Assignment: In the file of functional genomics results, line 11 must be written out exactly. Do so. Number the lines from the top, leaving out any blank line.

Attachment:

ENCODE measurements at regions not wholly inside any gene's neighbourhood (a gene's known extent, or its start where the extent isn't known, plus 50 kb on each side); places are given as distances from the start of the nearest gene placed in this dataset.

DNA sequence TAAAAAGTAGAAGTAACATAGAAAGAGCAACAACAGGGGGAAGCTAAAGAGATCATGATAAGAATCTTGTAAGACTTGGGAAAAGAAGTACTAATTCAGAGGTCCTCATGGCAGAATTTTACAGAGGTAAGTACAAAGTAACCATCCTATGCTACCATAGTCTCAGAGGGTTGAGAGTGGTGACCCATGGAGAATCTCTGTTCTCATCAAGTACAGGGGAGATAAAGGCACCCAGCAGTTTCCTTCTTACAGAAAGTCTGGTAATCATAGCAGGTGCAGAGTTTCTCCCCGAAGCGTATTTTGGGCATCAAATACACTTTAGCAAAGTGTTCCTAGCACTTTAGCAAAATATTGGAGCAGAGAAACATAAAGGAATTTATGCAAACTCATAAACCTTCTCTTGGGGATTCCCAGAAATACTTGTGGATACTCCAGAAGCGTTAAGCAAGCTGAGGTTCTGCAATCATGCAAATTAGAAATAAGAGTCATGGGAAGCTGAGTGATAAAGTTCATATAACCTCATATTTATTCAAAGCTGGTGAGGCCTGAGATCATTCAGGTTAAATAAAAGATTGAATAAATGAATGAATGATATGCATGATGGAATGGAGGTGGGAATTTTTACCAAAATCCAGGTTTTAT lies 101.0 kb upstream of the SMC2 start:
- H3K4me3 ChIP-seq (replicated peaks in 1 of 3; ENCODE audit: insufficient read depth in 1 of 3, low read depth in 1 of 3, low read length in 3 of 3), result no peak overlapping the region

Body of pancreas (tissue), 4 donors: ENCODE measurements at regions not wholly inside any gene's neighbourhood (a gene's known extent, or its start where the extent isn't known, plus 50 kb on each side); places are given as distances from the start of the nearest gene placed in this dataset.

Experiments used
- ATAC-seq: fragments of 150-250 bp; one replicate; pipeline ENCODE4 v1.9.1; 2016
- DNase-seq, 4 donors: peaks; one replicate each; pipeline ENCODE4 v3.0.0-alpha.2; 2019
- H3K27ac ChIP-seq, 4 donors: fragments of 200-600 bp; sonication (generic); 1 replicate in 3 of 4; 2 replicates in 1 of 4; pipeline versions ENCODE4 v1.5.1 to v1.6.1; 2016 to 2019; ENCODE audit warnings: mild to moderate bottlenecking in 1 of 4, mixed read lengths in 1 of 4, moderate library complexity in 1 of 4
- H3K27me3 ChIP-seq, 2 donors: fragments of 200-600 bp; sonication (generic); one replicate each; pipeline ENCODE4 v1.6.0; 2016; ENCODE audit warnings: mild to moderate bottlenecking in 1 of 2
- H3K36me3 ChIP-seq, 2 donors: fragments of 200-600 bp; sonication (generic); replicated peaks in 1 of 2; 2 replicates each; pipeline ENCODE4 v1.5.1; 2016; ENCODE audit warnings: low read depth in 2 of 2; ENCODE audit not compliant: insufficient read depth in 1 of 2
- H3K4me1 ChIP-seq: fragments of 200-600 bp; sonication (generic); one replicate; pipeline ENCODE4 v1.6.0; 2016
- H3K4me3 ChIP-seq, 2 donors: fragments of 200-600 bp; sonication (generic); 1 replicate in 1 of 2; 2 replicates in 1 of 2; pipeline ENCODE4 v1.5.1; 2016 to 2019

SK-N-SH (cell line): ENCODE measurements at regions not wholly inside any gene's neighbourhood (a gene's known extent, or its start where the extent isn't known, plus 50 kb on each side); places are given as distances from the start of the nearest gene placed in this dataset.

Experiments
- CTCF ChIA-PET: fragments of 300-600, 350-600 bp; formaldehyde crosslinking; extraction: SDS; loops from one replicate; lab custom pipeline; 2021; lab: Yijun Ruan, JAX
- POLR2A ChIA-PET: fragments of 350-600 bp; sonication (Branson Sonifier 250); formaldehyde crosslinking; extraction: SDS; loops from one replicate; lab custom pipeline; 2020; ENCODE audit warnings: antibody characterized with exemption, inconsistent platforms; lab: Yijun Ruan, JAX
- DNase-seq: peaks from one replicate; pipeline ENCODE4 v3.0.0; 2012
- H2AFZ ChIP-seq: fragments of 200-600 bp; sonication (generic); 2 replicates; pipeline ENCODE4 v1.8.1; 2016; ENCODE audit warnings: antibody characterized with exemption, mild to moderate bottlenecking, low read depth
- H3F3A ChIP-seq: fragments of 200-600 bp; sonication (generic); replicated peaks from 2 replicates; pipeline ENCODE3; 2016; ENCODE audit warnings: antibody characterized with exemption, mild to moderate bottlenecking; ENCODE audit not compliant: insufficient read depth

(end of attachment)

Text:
- H3K4me1 ChIP-seq: fragments of 200-600 bp; sonication (generic); one replicate; pipeline ENCODE4 v1.6.0; 2016